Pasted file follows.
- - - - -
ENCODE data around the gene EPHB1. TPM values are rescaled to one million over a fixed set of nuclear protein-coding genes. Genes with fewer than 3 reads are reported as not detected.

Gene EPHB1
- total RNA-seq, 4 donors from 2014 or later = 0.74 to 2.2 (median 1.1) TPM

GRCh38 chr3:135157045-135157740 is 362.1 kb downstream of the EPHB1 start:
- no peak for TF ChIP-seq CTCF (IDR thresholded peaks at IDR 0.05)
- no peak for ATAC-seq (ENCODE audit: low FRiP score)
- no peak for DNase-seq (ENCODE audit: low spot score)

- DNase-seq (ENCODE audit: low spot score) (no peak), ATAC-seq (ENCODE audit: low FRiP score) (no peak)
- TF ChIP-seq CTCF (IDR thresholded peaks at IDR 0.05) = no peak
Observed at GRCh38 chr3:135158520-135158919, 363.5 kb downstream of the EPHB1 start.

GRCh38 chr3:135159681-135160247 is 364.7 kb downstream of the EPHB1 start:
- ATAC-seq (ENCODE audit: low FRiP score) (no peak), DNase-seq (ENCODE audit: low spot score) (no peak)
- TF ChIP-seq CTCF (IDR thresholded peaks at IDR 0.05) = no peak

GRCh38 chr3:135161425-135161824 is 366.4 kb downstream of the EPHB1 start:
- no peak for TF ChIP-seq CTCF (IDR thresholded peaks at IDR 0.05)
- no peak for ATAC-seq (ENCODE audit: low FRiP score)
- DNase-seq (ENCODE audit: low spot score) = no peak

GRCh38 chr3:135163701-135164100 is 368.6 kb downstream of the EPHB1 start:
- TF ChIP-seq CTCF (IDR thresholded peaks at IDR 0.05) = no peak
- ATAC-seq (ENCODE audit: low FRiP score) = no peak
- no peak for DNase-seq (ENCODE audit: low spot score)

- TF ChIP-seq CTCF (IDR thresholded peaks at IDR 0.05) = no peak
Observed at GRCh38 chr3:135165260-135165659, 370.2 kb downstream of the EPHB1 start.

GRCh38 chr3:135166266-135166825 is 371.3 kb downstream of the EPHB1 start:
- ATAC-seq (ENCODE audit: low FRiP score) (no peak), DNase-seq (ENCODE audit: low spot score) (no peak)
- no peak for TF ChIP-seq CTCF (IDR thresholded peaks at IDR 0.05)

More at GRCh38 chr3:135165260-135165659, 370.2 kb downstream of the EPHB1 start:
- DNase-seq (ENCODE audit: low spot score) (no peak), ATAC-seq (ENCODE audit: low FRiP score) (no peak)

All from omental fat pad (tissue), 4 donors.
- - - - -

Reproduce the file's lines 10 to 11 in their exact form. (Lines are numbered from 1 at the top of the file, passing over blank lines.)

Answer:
Observed at GRCh38 chr3:135158520-135158919, 363.5 kb downstream of the EPHB1 start.

GRCh38 chr3:135159681-135160247 is 364.7 kb downstream of the EPHB1 start: